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How the Anti-Drunk Driving Technology Mandated by Recent Legislation May Impact the Liability of Automobile Manufacturers and the Future of Products Liability Law for Autonomous Vehicles | Faegre Drinker Biddle & Reath LLP

The Infrastructure Investment and Jobs Act (the “Act”), which came into force on November 15, 2021, has been followed closely by the transport sector. One section of the law has the potential to affect the landscape of automotive product liability disputes.

Section 24220 requires automobile manufacturers to equip new passenger vehicles with advanced technology for the prevention of drunkenness and restricted driving. Infrastructure Investment and Jobs Act, Pub. L. No. 117-58, § 24220, 135 Stat. 429, 831-833 (2021).

This provision raises crucial questions regarding the liability of manufacturers and drivers for semi-autonomous vehicles – an area of product liability law that has yet to be developed by the courts.

What does Section 24220 require?

Section 24220 (c) requires the Minister of Transport to be confirmed no later than March 15. . that requires passenger cars. . . be equipped with advanced technology for the prevention of drunkenness and impairment of driving. “

“Advanced Drunk and Disabled Driving Technology” is defined as a system that:

  • passively monitor the performance of a driver of a motor vehicle in order to identify precisely whether that driver is possibly impaired and to prevent or limit the operation of the motor vehicle if an impairment is detected; or
  • Passively and accurately recognize whether the blood alcohol concentration (“BAC”) of a driver of a motor vehicle is equal to or greater than BAC 0.08 and prevent or restrict the operation of a motor vehicle if a BAC is determined above the legal limit; or
  • A combination of the systems described in (A) and (B).

Once the Minister of Transport has announced the safety standard under Section 24220, manufacturers have no more than three years to adhere to the standard.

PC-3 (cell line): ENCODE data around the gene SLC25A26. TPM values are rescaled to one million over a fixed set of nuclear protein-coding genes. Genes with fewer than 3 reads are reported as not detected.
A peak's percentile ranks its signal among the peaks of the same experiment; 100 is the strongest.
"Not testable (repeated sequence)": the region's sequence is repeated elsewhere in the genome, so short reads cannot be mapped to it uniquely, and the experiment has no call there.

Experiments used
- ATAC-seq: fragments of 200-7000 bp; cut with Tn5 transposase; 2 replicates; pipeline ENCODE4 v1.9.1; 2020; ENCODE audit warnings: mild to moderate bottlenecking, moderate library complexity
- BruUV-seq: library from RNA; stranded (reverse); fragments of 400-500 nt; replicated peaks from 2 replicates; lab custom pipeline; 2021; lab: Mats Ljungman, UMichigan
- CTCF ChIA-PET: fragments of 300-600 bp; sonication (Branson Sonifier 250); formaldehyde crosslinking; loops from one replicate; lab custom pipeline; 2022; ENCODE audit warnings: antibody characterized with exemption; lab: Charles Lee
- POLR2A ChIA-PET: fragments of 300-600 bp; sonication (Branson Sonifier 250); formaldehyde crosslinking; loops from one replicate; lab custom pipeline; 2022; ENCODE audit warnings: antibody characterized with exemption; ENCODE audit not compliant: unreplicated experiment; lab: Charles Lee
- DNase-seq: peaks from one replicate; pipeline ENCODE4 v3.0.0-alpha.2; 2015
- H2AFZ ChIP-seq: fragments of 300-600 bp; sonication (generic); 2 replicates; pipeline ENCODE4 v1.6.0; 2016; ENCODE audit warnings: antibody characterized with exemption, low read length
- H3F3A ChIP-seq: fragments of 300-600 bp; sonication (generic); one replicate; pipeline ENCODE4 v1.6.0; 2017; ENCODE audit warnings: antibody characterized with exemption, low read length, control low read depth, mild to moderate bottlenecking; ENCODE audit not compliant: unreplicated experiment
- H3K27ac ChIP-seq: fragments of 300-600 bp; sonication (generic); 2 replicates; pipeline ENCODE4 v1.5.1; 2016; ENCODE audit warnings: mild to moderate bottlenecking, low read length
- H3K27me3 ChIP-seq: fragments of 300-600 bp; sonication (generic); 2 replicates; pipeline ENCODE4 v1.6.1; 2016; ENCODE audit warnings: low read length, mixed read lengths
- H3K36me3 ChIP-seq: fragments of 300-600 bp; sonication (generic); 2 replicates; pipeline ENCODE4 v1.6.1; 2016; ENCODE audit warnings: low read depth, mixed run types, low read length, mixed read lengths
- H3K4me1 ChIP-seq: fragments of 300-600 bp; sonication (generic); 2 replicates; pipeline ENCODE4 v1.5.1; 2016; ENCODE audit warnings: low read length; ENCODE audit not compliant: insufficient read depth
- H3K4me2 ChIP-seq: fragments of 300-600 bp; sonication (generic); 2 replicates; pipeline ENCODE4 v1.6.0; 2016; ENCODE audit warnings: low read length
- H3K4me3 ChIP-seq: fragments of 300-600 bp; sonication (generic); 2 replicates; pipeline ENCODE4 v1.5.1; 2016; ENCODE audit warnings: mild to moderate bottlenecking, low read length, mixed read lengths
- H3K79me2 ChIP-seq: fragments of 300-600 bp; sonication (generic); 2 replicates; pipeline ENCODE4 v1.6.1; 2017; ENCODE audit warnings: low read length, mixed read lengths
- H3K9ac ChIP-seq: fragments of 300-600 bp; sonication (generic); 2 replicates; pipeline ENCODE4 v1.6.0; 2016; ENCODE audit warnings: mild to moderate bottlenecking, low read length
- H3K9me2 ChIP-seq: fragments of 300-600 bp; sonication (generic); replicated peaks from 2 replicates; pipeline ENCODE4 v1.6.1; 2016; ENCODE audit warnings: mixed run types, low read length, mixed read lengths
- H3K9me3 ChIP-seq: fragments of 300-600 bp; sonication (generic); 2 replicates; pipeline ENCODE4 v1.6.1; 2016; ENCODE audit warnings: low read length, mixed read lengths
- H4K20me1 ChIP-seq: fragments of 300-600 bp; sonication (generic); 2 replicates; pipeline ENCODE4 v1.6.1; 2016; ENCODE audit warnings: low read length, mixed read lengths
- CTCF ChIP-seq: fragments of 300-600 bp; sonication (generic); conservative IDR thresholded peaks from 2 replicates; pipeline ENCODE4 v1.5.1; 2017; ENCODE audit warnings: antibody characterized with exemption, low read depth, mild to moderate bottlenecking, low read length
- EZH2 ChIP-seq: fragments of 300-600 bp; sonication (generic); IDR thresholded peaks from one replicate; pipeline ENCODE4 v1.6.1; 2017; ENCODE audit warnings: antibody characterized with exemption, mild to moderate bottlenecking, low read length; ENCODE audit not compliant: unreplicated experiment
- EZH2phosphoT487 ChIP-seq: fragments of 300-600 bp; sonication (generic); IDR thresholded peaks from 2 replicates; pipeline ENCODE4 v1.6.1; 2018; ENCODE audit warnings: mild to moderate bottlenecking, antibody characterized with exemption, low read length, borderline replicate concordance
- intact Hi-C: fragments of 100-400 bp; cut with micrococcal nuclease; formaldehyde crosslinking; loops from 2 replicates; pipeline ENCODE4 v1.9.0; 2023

How do autonomous vehicles fit in section 24220?

The definition of advanced drunk and impaired technology in Section 24220 requires “passive” surveillance or detection. Passive alcohol detection systems use sensors built into the car that can passively determine whether the person behind the wheel is under influence. Section 24220 regulates technologies that are similar to the driver sensors that are often used in connection with semi-autonomous driving.

These passive alcohol detection systems are not new. Indeed, in response to a request for information about impaired driving technologies, Mothers Against Trunk Driving (MADD) stated that there were at least 241 examples of such technologies. Hence the feasibility of the mandate is not really in question. Rather, the focus is on how Section 24220 affects an automobile manufacturer’s liability when the technology is equipped and an accident occurs.

What are the liability implications of Section 24220?

How product liability law deals with autonomous or semi-autonomous vehicles has been a question that has been discussed for years but has not yet been thoroughly tested. The focus of the dispute was the distribution of liability between the automobile manufacturer, the manufacturer of the autonomous technology at issue and the driver / operator. Section 24220 of the law can point out how these issues might be determined in the future.

Suppose that a car equipped with the technology of Section 24220 malfunctions and fails to recognize that the driver is impaired, and the driver causes an accident. If a civil action is brought against the driver and the automaker, what is the ultimate liability? Without the section 24220 technology, the answer seems clear: the driver should be held civilly liable for driving under influence. However, when manufacturers are required to equip technology that detects impairments and prevents the vehicle from operating, the question becomes more complicated. If the manufacturer of the software differs from that of the automobile manufacturer, additional levels of liability are added.

Therefore, it is easy to see how Section 24220 has the potential to create potential risks in future legal proceedings involving partially or fully autonomous vehicles with human “drivers”. Such a basis can provide a framework for how the courts will ultimately deal with liability when dealing with a fully autonomous car that is involved in an accident.

What about the federal preemption?

Section 24220 also raises questions of federal preemption. Ultimately, once a safety standard under Section 24220 has been enacted, the provisions may contain explicit preventive language that prohibits certain product liability claims against automobile manufacturers. In the absence of such wording, the courts may need to interpret the ultimate standard of security for the tacit prevention of certain government illicit claims.

Whether the federal government decides to include an express pre-emptive clause in the final safety standard remains to be seen how the federal government will deal with the regulation of autonomous passenger cars. In addition, the final interpretations of the safety standard by the courts will also give manufacturers insights into how product liability claims can be handled with autonomous vehicles in the future.

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Section 24220 is worth seeing as it could have important implications for the potential liability and regulation of partially and fully autonomous vehicles in the future.